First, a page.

“Oh!—Mr. Clark, I did not know I should have been so long about my work. I was so engaged getting my book straight for you, and writing—a few cheques for my annual contributions to hospitals, etc.,—that the time slipped by—”
The tone was unusually conciliatory for Livingstone; but he still retained it in addressing Clark. It was partly a remnant of his old time relation to Mr. Clark when he, yet a young man, first knew him, and partly a recognition of Clark’s position as a man of good birth who had been unfortunate, and had a large family to support.
“Oh! that’s all right, Mr. Livingstone,” said the clerk, pleasantly.
He gathered up the letters on the desk and was unconsciously pressing them into exact order.
“Shall I have these mailed or sent by a messenger?”
“Mail them, of course,” said Livingstone. “And Clark, I want you to—”
“I thought possibly that, as to-morrow is—” began the clerk in explanation, but stopped as Livingstone continued speaking without noticing the interruption.
—“I have been going over my matters,” pursued Livingstone, “and they are in excellent shape—better this year than ever before—”
The clerk’s face brightened.
“That’s very good,” said he, heartily. “I knew they were.”
—“Yes, very good, indeed,” said Livingstone condescendingly, pausing to dwell for a second on the sight of the line of pallid figures which suddenly flashed before his eyes. “And I have got everything straight for you this year; and I want you to come up to my house this evening and go over the books with me quietly, so that I can show you—”
“This evening?” The clerk’s countenance fell and the words were as near an exclamation as he ever indulged in.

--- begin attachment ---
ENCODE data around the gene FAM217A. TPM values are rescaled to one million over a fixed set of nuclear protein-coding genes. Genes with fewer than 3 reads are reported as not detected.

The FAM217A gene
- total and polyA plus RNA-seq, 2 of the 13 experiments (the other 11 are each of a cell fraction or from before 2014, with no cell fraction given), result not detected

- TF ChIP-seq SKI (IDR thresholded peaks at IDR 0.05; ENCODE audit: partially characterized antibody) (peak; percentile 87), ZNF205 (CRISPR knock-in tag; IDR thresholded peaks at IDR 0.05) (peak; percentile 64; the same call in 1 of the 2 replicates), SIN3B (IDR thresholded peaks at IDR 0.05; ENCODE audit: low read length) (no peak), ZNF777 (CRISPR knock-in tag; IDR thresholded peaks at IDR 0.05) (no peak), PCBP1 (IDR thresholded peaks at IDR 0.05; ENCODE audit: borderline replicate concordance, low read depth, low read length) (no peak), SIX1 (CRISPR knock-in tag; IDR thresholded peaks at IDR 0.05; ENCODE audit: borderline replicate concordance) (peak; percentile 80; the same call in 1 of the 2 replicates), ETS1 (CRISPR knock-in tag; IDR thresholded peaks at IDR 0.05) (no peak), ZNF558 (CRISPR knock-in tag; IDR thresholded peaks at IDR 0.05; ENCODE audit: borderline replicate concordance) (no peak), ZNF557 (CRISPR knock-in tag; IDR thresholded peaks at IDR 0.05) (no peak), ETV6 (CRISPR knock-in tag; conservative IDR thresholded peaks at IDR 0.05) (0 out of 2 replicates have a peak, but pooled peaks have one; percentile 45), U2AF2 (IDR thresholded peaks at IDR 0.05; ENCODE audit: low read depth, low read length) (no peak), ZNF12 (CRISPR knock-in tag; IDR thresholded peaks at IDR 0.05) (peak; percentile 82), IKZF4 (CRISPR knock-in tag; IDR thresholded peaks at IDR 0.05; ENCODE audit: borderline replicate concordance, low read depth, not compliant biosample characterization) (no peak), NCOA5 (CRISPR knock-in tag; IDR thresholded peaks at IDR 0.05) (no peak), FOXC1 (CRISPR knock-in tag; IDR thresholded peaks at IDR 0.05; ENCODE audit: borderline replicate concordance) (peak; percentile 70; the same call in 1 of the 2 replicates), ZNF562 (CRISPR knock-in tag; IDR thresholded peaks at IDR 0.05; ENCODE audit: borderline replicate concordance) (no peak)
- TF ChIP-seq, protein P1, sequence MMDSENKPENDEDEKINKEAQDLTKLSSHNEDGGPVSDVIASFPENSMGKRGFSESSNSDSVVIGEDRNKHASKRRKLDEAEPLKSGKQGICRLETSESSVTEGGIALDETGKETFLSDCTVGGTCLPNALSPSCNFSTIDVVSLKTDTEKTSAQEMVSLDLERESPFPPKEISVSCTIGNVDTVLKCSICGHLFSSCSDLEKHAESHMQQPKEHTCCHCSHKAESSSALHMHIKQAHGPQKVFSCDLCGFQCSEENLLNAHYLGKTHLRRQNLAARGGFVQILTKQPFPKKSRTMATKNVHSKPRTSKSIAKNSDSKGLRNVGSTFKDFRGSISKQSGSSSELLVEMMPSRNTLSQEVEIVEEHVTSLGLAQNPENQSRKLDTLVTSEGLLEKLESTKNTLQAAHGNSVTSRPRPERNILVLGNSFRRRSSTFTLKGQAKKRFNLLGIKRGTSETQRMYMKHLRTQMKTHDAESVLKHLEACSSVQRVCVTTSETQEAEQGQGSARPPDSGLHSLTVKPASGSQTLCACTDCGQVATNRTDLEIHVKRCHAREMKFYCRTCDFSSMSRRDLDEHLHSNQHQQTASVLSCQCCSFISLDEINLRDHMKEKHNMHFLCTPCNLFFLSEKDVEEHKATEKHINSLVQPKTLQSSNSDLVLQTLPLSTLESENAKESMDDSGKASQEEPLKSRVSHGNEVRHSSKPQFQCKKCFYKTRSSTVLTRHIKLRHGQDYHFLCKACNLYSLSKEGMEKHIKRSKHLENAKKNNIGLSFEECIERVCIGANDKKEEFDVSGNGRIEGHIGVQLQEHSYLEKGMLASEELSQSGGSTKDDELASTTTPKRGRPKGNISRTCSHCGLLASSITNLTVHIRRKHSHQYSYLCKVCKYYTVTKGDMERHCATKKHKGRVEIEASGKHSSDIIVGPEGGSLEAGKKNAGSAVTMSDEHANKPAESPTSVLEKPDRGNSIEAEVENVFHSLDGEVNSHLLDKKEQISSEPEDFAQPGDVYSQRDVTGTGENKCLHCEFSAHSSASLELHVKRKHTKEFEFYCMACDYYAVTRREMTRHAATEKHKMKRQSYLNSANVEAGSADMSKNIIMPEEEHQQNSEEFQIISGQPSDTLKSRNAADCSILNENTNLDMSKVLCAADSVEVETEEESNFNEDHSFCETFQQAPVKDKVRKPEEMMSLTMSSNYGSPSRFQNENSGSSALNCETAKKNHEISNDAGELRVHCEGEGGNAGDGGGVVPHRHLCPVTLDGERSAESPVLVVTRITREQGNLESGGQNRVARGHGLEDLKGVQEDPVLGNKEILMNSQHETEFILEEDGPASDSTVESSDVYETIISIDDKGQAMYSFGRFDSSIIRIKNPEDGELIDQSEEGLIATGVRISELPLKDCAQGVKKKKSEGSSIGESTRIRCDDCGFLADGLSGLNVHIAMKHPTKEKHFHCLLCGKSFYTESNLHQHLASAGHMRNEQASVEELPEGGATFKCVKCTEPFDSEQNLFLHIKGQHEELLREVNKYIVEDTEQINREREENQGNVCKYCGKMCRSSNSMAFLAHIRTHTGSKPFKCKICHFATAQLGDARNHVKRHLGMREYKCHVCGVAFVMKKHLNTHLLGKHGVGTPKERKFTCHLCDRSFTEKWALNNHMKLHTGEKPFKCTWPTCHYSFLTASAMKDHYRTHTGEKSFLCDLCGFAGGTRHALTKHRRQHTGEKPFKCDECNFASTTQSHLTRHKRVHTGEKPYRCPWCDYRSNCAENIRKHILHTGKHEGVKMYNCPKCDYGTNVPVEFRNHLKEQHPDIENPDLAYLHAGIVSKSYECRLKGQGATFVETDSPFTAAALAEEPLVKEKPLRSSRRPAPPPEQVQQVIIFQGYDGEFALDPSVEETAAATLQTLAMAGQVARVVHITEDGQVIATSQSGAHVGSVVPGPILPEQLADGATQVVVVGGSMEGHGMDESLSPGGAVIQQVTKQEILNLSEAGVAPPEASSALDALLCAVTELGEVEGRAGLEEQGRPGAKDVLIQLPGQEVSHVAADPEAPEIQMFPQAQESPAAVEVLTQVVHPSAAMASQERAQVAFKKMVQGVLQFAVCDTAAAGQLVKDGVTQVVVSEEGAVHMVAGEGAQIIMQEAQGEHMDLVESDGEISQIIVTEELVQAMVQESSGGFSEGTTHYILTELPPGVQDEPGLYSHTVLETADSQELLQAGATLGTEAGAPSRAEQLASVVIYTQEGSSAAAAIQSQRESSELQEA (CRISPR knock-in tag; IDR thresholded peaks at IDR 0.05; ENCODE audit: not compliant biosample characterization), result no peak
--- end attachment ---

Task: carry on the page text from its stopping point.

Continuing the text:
“Yes—, this evening. I shall be at home this evening and to-morrow evening—Why not this evening?” demanded Livingstone almost sharply.
“Why, only—that it’s—. However,—” The speaker broke off. “I’ll be there, sir. About eight-thirty, I suppose?”
“Yes,” said Livingstone, curtly.
He was miffed, offended, aggrieved. He had intended to do a kind thing by this man, and he had met with a rebuff.
“I expect to pay you,” he said, coldly.
The next second he knew he had made an error. A shocked expression came involuntarily over the other’s face.
“Oh! it was not that!—It was—” He paused, reflected half a second. “I’ll be there,” he added, and, turning quickly, withdrew, leaving Livingstone feeling very blank and then, somewhat angry. He was angry with himself for making such a blunder, and then angrier with the clerk for leading him into it.
“That is the way with such people!” he reflected. “What is the use of being considerate and generous? No one appreciates it!”
The more he thought of it, the warmer he became. “Had he not taken Clark up ten—fifteen years ago, when he had not a cent in the world, and now he was getting fifteen hundred dollars a year—yes, sixteen hundred, and almost owned his house; and he had made every cent for him!”